Forbes has released a new slideshow, “America’s 20 Dirtiest Cities“, which is based mostly on dataÂ readily available on our Sperling’s BestPlaces website (www.bestplaces.net).
The Forbes list and the story is pretty straightforward; a callout of theÂ large U.S.Â metro areas with the worst scores for air and water quality, plus measures of toxic releases and Superfund sites.
And It’s a fairly accurate list.Â All the places named have issues, but I’ve got to say thatÂ I’m not proud of being associated with stories like this.
Stories like thisÂ focus on the negative, andÂ have titles guaranteed to be irresistable to the casual web browser – America’s Dirtiest Cities, Miserable Cities, Worst Cities to Live, Depressing Cities, Dangerous Cities,Â Dying Cities, Drunkest Cities, Fattest Cities, Worst Schools, and Dumbest Cities.
It’s easy to get a lot of attentionÂ (and clicks) with stories like theseÂ but I really believe every city and town has some really wonderfulÂ things about it, and it does no good to focus solely on negative aspects.Â I think it’s only fair to discuss a place’s problems as part of a larger and more complex story which is common to every city.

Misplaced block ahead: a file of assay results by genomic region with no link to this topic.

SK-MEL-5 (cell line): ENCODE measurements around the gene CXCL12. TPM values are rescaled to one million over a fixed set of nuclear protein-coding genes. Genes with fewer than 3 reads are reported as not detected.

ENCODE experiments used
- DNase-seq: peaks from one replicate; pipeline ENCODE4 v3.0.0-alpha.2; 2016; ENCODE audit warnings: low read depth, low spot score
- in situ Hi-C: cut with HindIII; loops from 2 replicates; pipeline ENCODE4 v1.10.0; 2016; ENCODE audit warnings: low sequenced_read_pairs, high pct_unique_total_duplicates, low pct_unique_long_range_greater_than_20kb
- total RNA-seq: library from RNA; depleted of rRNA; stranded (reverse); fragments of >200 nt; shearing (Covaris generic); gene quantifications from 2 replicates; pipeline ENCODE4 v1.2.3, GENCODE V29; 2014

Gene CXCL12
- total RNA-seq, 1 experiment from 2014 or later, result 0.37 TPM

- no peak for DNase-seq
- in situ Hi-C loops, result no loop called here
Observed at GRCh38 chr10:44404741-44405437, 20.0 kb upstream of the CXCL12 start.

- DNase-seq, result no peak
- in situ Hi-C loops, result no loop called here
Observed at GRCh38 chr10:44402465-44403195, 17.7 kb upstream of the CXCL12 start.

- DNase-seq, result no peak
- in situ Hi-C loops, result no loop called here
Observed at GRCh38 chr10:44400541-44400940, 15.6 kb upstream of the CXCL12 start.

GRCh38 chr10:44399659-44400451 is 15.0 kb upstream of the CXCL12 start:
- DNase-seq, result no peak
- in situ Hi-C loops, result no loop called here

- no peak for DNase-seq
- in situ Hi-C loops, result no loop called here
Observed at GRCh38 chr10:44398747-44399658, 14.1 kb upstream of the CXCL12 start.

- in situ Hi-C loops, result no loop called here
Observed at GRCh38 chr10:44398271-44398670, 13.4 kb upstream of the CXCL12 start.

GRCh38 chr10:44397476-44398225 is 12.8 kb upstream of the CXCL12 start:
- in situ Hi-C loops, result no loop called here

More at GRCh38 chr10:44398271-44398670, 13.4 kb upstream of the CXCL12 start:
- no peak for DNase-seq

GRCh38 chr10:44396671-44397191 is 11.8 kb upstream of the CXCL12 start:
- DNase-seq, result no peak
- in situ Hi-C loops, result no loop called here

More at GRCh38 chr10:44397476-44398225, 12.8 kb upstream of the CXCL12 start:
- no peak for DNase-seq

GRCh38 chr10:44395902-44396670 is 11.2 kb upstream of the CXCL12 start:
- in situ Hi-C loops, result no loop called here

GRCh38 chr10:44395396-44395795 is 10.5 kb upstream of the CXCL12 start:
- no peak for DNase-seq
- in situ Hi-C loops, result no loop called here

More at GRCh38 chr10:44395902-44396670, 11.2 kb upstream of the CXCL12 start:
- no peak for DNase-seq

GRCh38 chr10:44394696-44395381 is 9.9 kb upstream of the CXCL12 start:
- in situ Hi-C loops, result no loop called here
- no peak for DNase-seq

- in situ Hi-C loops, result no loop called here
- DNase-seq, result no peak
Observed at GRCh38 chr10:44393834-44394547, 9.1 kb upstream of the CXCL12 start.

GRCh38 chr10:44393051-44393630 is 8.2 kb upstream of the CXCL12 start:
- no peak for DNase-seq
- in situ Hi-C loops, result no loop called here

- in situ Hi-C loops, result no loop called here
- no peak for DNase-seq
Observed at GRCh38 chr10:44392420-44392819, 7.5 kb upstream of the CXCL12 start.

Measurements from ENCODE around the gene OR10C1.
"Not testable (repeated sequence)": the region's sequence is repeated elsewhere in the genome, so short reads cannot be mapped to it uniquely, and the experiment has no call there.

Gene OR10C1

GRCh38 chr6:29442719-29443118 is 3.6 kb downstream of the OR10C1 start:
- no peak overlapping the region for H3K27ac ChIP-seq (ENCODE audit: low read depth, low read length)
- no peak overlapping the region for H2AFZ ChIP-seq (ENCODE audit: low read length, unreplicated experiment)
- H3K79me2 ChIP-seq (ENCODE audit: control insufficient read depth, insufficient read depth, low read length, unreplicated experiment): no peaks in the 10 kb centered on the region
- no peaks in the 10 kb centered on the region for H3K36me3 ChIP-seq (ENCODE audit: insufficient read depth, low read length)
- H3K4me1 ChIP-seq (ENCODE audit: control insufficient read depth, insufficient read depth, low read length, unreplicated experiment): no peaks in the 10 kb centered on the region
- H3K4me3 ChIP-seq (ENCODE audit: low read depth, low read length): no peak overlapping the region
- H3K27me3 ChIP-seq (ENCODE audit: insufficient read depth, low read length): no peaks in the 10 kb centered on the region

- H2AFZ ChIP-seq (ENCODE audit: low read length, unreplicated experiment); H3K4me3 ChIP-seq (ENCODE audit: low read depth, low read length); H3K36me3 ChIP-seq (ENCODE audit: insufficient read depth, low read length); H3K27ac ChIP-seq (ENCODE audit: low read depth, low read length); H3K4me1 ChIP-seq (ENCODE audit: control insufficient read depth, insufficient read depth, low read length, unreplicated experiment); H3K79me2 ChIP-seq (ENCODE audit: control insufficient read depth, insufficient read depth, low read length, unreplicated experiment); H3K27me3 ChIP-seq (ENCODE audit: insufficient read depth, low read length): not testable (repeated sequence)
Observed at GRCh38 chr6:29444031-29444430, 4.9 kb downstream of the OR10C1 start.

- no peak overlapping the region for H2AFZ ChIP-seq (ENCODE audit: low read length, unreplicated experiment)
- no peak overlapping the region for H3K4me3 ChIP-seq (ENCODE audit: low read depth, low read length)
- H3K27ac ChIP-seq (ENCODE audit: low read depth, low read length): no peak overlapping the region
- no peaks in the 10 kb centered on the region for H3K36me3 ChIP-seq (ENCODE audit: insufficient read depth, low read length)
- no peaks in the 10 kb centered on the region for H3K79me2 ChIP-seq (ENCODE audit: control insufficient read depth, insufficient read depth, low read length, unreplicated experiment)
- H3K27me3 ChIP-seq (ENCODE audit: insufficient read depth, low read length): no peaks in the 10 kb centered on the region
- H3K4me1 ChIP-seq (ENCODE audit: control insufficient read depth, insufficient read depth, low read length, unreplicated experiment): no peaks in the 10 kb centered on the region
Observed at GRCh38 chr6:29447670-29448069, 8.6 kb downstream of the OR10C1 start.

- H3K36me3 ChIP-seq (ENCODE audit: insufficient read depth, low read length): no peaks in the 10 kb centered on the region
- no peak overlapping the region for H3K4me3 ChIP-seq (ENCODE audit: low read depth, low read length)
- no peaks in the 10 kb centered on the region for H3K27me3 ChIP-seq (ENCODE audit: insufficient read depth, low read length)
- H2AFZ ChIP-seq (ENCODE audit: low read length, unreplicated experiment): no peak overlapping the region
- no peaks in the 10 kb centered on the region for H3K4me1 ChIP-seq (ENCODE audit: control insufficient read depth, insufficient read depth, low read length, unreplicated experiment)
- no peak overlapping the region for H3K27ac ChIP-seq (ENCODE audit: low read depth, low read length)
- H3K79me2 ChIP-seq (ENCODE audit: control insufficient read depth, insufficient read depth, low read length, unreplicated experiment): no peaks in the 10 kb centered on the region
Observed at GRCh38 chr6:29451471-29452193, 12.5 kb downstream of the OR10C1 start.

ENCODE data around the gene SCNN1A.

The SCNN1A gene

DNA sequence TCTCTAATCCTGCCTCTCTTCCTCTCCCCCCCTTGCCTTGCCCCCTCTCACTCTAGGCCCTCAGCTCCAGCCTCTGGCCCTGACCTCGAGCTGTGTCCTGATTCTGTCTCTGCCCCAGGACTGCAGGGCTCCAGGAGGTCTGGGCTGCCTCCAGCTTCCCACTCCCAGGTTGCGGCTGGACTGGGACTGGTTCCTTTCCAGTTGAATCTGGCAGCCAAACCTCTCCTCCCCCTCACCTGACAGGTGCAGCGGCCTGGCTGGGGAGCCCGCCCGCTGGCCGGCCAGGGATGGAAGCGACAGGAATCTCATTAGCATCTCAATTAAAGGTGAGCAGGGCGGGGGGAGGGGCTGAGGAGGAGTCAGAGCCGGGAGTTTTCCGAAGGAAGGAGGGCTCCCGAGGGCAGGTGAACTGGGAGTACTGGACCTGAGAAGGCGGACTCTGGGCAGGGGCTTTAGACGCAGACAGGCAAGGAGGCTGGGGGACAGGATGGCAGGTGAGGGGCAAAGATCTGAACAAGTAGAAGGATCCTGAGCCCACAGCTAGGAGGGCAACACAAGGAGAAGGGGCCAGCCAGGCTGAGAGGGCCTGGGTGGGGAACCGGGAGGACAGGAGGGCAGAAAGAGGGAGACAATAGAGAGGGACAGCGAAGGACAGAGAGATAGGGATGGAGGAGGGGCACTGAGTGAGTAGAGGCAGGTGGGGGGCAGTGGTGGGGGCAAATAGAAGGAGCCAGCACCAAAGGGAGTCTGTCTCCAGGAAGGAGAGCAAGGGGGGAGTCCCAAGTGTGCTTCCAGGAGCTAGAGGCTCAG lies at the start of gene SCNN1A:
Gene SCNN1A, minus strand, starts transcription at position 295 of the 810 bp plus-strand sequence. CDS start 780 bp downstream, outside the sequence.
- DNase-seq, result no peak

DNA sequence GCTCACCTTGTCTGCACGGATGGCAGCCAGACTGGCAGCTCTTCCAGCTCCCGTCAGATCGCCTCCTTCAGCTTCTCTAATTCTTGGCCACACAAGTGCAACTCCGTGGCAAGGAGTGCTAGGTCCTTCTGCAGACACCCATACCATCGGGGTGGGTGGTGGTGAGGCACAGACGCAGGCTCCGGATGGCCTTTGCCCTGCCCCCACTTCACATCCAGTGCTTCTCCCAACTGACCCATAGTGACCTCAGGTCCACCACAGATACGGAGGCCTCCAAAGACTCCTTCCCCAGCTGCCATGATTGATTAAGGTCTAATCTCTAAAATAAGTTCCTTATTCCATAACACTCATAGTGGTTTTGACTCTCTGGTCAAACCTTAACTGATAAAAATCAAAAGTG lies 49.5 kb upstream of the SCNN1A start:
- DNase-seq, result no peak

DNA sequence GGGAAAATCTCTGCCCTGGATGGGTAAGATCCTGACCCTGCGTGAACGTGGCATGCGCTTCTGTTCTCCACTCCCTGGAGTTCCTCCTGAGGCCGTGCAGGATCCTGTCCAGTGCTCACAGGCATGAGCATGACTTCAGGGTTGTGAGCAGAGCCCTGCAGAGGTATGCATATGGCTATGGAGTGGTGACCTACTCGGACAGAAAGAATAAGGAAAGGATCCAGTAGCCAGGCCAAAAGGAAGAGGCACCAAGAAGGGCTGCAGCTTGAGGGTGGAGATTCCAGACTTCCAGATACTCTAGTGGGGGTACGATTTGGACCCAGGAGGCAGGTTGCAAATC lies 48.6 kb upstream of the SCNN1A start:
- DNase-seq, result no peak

I’m going to continue to focus on the positive aspects of city, town or neighborhood because each place is a beloved home to its residents.
Here’s an example of which I’m particularly proud.Â I was approached byÂ one of the majorÂ web portals for comments on a story they were creating,Â with the working title of “America’s Worst Cities”.Â They had collected a number of metrics with the help of a demographics web site, and compiled a list of major U.S. cities based on statistics such as population loss, decreases in home prices, unemployment rate, crime… the usual metrics of despair.
As the writer and I talked,Â I told herÂ that this list of cities was nothing new (Detroit, Cleveland, Newark, Buffalo, Pittsburgh, etc.) and this article would just be kicking them when they’re down.Â I spoke about what I felt was special about each of these places and thatÂ there were also silver linings mingling with those black clouds.
By the end of our conversation, the story had a new angle focusing on how these placesÂ may beÂ down, but they definitely were not out.Â I contributed a number of positive developments for each of the twenty cities, and the story was released under the title ofÂ “Best Comeback Cities”.Â The web feature was still hugely popular and the cities were delighted to finally be the focus of some positive attention.
But back to the Forbes article.Â Like so many of these web features, the ranking isÂ presented only in slideshow format (thereby increasing the page count and number of ads presented).Â To save you a few minutes, here’s their list of America’s Dirtiest Cities.
- Fresno, CA
- Bakersfield, CA
- Philadelphia, PA
- Bridgeport, CT
- Modesto, CA
- Riverside, CA
- New Haven, CT
- San Jose, CA
- Stockton, CA
- Milwaukee, WI
- New York City, NY
- Sacramento, CA
- Houston, TX
- Baton Rouge, LA
- Akron, OH
- Louisville, KY
- Los Angeles, CA
- Baltimore, MD
- Cleveland, OH
- St. Louis, MO